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Hezbollah International Airport

After an airport worker opened fire on U.S. airmen at Frankfurt’s airport, killing two, there is once again attention on the vulnerabilities of airlines and their passengers to airport workers who embrace terrorism. While European airports must get their acts in order, they are only the tip of the iceberg. Rafik Hariri International Airport in Beirut may look more like its European counterparts than other Middle Eastern airports, but since 2008 it has been under the control of Hezbollah, a terrorist group.

Hezbollah has long justified its refusal to disarm because it defines itself as a resistance movement. After the United Nations certified Israel’s withdrawal from Lebanon complete, Hezbollah manufactured the Shebaa Farms controversy to continue the fiction that its aim was “resistance” rather than power and terror.

In the aftermath of the 2006 Israel-Hezbollah war, in which Hezbollah’s unilateral actions saddled Lebanon with a huge cost in terms of infrastructure and lives, the Lebanese government sought to extend its own control over major infrastructure; the cost of letting Hezbollah run rampant was too high.

After the Lebanese government — then dominated by the March 14 movement — sought to assert control over the airport, however, Hezbollah turned its guns on fellow Lebanese, casting aside its fiction of resistance. Beirut’s airport was simply too important for the crates of weaponry and supplies that rolled out of the cargo bays of Iranian airliners.

It was against this backdrop that the Bush administration acquiesced to reward Hezbollah for its bad behavior. By 2008, Bush had surrendered to State Department insurgents and ceased to base policy on principle, instead returning to the moral relativism of the Clinton years. Condoleezza Rice supported the Doha Accords, in which Hezbollah received veto power over Lebanese government policy in exchange for a promise of stability. Having won its battle with the Lebanese government, if not militarily than diplomatically, Hezbollah returned to the Rafik Hariri International Airport, albeit in the uniforms of the Lebanese army.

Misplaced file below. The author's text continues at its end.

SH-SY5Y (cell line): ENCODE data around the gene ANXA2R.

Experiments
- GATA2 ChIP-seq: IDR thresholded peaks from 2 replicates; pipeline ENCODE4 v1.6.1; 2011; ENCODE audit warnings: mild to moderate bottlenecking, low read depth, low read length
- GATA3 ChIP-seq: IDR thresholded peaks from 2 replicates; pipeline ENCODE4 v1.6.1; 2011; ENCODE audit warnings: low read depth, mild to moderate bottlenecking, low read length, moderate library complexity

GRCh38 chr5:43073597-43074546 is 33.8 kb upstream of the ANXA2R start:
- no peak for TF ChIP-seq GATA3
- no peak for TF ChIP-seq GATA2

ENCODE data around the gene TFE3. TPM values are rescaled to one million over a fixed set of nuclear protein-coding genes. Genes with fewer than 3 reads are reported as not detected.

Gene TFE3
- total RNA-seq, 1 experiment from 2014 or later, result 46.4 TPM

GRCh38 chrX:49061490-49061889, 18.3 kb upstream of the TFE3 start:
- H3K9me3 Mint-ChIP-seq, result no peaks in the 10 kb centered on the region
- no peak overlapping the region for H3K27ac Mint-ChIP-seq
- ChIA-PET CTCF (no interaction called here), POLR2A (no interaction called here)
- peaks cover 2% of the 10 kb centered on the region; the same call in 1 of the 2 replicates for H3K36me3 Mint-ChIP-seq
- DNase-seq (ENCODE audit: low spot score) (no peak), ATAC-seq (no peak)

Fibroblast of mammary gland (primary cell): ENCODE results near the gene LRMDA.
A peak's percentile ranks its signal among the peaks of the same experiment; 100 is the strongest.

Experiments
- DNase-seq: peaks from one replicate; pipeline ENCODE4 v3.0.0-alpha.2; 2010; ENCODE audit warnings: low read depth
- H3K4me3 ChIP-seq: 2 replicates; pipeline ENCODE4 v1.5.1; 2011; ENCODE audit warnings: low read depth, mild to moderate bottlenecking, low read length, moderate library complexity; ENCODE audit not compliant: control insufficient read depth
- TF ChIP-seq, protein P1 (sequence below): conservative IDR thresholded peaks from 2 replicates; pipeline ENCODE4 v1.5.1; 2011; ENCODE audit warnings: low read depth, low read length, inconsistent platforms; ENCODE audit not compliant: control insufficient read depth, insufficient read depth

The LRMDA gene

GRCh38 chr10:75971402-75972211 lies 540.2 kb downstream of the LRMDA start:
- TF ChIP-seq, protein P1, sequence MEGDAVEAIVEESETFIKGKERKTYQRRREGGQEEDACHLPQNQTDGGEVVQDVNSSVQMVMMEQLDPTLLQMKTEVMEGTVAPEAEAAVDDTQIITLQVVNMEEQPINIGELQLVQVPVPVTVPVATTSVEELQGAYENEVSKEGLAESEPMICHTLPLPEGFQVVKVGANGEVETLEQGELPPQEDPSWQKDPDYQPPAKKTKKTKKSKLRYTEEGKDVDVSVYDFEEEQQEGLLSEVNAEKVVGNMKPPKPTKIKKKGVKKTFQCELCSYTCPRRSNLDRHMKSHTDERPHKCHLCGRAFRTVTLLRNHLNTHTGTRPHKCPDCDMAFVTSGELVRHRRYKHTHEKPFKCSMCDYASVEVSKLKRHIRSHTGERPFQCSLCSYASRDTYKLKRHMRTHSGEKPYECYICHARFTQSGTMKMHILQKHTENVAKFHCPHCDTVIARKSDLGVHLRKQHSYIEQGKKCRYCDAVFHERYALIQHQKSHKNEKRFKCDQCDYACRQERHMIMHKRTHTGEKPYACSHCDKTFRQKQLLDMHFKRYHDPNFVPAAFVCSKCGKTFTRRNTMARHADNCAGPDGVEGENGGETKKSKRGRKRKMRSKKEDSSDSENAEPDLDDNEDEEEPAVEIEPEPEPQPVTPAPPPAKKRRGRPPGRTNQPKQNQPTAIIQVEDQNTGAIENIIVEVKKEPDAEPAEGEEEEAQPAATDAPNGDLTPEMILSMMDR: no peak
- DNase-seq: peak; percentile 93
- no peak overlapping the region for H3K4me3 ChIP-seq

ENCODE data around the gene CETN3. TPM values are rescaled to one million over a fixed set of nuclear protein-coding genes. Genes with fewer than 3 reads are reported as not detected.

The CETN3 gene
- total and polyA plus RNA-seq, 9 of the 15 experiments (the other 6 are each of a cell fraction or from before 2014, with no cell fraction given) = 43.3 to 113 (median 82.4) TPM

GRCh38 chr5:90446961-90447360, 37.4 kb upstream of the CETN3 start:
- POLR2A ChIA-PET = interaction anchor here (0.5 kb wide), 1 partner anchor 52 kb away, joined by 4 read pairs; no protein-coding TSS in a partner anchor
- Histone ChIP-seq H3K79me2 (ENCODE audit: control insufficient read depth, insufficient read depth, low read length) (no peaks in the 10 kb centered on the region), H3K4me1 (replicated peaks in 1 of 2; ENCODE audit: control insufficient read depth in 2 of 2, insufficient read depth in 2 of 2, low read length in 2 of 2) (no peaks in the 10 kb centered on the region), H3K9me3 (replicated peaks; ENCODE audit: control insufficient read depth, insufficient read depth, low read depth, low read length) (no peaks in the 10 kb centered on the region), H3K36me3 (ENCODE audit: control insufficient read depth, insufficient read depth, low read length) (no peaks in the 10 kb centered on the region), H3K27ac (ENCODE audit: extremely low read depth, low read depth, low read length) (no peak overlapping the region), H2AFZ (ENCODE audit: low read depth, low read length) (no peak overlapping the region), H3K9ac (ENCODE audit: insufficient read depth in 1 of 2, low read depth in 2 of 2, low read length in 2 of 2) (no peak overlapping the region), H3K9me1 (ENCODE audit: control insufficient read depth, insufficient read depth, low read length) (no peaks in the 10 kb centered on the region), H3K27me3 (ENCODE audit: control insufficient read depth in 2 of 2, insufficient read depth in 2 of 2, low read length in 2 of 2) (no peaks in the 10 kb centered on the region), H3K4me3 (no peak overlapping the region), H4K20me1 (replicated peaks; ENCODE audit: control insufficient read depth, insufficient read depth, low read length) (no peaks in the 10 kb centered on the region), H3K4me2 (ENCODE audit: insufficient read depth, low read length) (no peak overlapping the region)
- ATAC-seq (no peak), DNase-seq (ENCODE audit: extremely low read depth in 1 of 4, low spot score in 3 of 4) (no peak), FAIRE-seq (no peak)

Today any number of international airlines — British, French, German, and Middle Eastern — fly into Beirut. Airport workers load the planes with bags and cargo that get transferred across the world, including to the United States. They pass through X-ray machines run by Hezbollah operatives or their sympathizers, and they board planes loaded by Hezbollah airport workers. At any time it sees fit, Hezbollah can place a bomb on a plane originating in Beirut rather than simply remove them from the planes landing there. If there is quiet now, it is only because Hezbollah does not want attention over its airport activities in the limelight, for the airport is a key resupply hub.

Two American servicemen dead is a tragedy, and my heart goes out to their families, and those of the wounded. But one day, the West will be facing another Lockerbie-style incident, with a return address this time in Lebanon rather than in Libya. American and European diplomats understand the vulnerabilities of the Beirut airport but live under the fiction that it is secure. Doing nothing and pretending everything is OK is always the path of least resistance. Fictions may make for diplomatic niceties, but ultimately they lead to fatalities.


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